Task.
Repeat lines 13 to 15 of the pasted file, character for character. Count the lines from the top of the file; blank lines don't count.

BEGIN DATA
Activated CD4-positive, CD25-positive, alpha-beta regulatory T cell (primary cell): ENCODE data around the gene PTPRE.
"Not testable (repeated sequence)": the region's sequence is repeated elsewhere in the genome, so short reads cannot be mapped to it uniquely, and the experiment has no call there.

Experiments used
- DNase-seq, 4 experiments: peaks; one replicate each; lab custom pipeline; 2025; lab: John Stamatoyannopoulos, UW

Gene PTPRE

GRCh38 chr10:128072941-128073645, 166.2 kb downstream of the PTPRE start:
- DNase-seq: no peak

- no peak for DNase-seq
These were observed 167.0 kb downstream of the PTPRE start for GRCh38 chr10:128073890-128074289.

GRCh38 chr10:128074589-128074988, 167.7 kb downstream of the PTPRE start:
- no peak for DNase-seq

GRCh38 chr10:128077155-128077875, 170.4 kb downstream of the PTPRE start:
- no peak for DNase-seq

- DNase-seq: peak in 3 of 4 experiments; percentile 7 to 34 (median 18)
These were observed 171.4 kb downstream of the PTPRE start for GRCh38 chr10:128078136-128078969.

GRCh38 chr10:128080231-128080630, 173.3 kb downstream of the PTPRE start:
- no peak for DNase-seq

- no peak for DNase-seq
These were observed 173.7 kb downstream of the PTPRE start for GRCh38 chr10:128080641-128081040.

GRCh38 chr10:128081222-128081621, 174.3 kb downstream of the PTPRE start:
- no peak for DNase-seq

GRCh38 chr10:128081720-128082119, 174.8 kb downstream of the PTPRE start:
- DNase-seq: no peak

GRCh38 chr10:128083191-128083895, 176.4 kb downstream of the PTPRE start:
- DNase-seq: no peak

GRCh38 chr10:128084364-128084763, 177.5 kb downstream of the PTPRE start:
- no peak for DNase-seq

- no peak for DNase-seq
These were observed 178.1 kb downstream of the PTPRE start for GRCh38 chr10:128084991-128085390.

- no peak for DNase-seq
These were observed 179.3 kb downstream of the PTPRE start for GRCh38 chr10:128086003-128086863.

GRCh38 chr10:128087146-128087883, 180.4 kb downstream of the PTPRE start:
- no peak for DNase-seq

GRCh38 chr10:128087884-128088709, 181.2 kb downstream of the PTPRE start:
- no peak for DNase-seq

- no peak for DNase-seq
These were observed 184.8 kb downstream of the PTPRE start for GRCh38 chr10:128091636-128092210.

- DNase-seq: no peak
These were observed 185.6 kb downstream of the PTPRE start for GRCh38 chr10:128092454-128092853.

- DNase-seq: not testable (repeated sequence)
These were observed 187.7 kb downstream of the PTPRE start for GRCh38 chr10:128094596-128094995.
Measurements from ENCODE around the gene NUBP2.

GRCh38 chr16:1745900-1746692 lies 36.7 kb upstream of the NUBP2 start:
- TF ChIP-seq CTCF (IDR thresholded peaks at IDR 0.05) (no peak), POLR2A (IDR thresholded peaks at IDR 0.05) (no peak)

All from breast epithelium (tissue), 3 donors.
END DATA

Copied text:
- no peak for DNase-seq

- DNase-seq: peak in 3 of 4 experiments; percentile 7 to 34 (median 18)
These were observed 171.4 kb downstream of the PTPRE start for GRCh38 chr10:128078136-128078969.